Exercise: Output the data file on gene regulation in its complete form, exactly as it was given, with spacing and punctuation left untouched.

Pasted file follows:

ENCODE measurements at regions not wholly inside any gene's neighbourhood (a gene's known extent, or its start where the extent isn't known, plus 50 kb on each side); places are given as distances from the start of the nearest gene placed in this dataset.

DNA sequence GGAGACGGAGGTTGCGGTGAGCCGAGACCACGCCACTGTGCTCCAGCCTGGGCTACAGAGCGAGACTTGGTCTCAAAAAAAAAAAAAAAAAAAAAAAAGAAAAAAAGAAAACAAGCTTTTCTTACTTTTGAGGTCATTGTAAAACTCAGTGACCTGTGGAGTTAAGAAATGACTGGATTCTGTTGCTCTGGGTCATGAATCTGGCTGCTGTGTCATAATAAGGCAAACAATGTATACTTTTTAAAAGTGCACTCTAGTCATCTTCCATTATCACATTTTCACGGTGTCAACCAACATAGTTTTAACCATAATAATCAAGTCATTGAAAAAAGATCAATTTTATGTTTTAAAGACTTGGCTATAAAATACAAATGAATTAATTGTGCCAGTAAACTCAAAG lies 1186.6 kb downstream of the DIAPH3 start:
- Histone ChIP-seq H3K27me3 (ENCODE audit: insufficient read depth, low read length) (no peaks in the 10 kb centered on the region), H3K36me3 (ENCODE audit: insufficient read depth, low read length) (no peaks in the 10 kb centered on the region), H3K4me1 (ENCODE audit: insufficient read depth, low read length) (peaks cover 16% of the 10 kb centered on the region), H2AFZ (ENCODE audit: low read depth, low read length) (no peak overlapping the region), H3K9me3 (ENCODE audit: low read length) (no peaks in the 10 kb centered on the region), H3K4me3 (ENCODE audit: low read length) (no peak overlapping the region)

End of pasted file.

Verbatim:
ENCODE measurements at regions not wholly inside any gene's neighbourhood (a gene's known extent, or its start where the extent isn't known, plus 50 kb on each side); places are given as distances from the start of the nearest gene placed in this dataset.

DNA sequence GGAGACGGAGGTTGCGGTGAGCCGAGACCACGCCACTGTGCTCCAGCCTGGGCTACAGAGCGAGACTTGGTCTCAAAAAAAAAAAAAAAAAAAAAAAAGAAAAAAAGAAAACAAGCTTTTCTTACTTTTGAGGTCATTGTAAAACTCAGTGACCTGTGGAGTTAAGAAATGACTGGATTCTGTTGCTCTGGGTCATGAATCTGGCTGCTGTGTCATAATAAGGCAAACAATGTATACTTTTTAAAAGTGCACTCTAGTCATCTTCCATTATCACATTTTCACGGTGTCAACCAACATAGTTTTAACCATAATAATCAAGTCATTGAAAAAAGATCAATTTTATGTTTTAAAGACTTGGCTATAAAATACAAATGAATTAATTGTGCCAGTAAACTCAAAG lies 1186.6 kb downstream of the DIAPH3 start:
- Histone ChIP-seq H3K27me3 (ENCODE audit: insufficient read depth, low read length) (no peaks in the 10 kb centered on the region), H3K36me3 (ENCODE audit: insufficient read depth, low read length) (no peaks in the 10 kb centered on the region), H3K4me1 (ENCODE audit: insufficient read depth, low read length) (peaks cover 16% of the 10 kb centered on the region), H2AFZ (ENCODE audit: low read depth, low read length) (no peak overlapping the region), H3K9me3 (ENCODE audit: low read length) (no peaks in the 10 kb centered on the region), H3K4me3 (ENCODE audit: low read length) (no peak overlapping the region)